BAGHDAD (Dispatches) -- Leading Iraqi figures warned Monday against attempts to pull their country into another war just as it is on the path to recovery.
The warning came hours after a rocket slammed into Baghdad's heavily fortified Green Zone, landing less than a mile from the sprawling U.S. Embassy. No injuries were reported and no group immediately claimed the Sunday night attack.
Shortly after, President Donald Trump tweeted a warning to Iran not to threaten the United States or it will face its "official end."
Trump's hawkish national security adviser, John Bolton, also headed to the White House to discuss the rocket attack.
Last week, the U.S. ordered the evacuation of nonessential diplomatic staff from Iraq amid unspecified threats and rising tensions across the region. The White House has also sent warships and bombers to the Persian Gulf.
U.S. energy giant Exxon Mobil then pulled its foreign workers out of an oilfield in southern Basra in a move which Iraq's Oil Minister Thamir al-Ghadhban denounced as "unacceptable and unjustified".
Iraqi military spokesman Brig. Gen. Yahya Rasoul tweeted Monday that the army command in Baghdad is working "day and night" to guarantee the security of citizens, foreign missions and international and local companies.
On Monday, two influential Shia clerics and a leading politician warned that Iraq could once again get caught in the middle. The country hosts more than 5,000 U.S. troops, and is home to powerful militias which want those U.S. forces to leave.
Muqtada al-Sadr said any political party that would drag Iraq in a war "would be the enemy of the Iraqi people."
"This war would mark the end of Iraq," al-Sadr warned. "We need peace and reconstruction."
The cleric's statements were echoed by the militias, which distanced themselves from Sunday's attack.
Qais al-Khazali, the leader the Asaib Ahl al-Haq, or League of the Righteous group, tweeted that he is opposed to operations that "give pretexts for war" and added that they would only "harm Iraq's political, economic and security conditions."
A spokesman for Kataib Hezbollah said the rocket attack was "unjustified" and suggested a third party was trying to provoke a war, citing the occupying regime of Israel or Saudi Arabia.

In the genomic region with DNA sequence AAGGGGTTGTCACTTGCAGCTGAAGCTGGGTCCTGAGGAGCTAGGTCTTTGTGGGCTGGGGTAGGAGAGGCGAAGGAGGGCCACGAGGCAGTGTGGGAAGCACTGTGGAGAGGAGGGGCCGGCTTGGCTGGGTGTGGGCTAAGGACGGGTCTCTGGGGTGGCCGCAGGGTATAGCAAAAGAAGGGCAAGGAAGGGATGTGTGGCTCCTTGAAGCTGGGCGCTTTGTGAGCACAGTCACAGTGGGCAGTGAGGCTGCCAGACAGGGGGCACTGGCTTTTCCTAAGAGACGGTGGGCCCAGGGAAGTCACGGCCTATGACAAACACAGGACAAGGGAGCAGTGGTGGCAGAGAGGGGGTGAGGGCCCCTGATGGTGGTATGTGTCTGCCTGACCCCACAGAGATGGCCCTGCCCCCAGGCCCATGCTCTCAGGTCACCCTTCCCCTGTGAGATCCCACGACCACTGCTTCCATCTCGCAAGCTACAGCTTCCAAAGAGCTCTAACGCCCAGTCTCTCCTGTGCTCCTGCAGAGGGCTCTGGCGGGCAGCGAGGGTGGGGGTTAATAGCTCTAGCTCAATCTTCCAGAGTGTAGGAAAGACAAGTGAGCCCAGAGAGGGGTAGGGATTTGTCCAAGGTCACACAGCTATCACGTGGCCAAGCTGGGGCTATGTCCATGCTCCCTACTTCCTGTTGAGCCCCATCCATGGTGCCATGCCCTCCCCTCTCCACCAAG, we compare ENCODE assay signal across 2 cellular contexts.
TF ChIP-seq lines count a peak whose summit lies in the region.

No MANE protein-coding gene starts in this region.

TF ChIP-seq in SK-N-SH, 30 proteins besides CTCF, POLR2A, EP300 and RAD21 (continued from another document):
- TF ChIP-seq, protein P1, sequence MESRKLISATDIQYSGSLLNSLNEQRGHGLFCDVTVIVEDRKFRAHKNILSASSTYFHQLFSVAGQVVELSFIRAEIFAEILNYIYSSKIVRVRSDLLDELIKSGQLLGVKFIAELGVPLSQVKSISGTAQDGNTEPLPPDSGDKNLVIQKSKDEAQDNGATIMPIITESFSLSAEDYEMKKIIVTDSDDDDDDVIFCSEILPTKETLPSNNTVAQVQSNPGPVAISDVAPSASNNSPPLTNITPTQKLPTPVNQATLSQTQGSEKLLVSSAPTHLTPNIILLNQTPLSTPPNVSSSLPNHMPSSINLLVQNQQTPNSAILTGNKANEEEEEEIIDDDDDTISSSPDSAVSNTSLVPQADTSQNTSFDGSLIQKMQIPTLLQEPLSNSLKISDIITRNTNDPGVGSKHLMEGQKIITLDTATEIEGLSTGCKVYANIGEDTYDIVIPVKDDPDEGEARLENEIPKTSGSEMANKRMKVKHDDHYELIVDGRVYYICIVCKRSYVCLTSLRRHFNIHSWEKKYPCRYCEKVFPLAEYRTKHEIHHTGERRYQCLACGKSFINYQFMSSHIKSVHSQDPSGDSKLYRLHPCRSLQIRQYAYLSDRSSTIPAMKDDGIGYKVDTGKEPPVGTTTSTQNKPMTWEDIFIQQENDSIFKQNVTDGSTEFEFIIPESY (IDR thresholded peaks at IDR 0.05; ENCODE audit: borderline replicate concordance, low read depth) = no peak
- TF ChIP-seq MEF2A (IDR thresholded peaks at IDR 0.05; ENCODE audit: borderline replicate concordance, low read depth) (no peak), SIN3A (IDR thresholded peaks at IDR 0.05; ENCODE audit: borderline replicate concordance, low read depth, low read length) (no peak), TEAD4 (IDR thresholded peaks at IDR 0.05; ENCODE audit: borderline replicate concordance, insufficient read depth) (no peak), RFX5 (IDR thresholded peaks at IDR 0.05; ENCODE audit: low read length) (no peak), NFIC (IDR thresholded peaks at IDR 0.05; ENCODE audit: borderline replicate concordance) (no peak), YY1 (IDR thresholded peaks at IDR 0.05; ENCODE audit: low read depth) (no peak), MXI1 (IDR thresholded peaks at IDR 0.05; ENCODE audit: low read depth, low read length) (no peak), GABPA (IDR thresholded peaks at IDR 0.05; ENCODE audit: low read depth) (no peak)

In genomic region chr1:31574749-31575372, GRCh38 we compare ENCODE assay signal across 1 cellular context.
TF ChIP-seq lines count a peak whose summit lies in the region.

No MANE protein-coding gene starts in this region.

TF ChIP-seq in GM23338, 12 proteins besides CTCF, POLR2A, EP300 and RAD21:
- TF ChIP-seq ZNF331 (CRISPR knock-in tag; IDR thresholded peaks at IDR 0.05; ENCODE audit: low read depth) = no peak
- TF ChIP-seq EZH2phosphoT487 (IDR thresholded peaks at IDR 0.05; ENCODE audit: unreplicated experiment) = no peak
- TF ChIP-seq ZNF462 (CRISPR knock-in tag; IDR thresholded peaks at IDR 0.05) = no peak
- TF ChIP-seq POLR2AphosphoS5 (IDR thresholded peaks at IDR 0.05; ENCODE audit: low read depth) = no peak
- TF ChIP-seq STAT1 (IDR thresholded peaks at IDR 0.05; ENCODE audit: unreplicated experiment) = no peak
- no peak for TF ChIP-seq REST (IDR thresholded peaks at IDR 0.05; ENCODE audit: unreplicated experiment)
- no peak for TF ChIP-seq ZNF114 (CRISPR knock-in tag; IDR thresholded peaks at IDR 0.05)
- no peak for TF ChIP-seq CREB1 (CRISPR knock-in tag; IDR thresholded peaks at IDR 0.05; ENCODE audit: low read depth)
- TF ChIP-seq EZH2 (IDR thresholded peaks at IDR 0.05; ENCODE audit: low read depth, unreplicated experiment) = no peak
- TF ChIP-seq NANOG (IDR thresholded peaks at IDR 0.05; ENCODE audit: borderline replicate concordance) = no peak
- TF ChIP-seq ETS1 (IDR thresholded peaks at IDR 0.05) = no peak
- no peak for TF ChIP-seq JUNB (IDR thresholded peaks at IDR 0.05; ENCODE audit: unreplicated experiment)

The office of Hadi al-Amiri, the leader of a coalition of paramilitary forces, released a statement calling on Iraqis to work together "to keep Iraq and the region away from war."
"If war breaks out ... it will burn everyone," al-Amiri warned.
The U.S. has lately turned its attention to pro-government military groups which played a crucial role in defeating Daesh and other terrorist groups in Iraq.
Washington has commonly described the popular Iraqi forces as "Iran-backed proxies” despite being formally funded and incorporated into Iraq’s security forces.
Earlier this month, during an unannounced visit to Baghdad, U.S. Secretary of State Mike Pompeo called on the Iraqi government to restrain popular mobilization and anti-terror forces, saying they posed a "threat” to American interests.
Western media reports said Washington had notified Iraqi officials that the U.S. might even directly attack the groups without coordinating with Baghdad if it perceived any threat.
The U.S. military also said its forces in Syria and Iraq were ordered to stay vigilant over fears of "imminent threats" from what it called Iran-backed forces in the region.
Speaking to reporters last Tuesday, Iraqi Prime Minister Adel Abdul-Mahdi made it clear that Iraq had not observed "movements that constitute a threat to any side.”
Iraqi political analyst Wathiq al-Hashimi said Sunday Washington was building up a tension about the security situation in Iraq in order to drive a wedge between the Arab country and Iran.
He said in an interview with China Central Television (CCTV) that the recent measures by the U.S. in Iraq were meant to send Iran a clear warning following high-profile visits to Baghdad by Iranian President Hassan Rouhani and Foreign Minister Muhammad Javad Zarif.
"Presidents of the U.S. and Iran and foreign ministers of the two countries previously visited Iraq in a row. Now the U.S. sends a warning signal to Iran that it is going to do something," Hashimi said.
Trump caused outrage among Iraqi people and officials by suggesting during and after his Christmas trip to the country that he would use Iraq as a platform to "watch" Iran and take action against it if necessary.
While dismissing U.S. brinksmanship as a psychological warfare, Iranian officials have made it clear that such maneuvers will not coerce Tehran into negotiations with the United States.
Leader of the Islamic Revolution Ayatollah Seyyed Ali Khamenei said last week that Tehran would not negotiate with the United States on another nuclear deal and such talks would be "poison".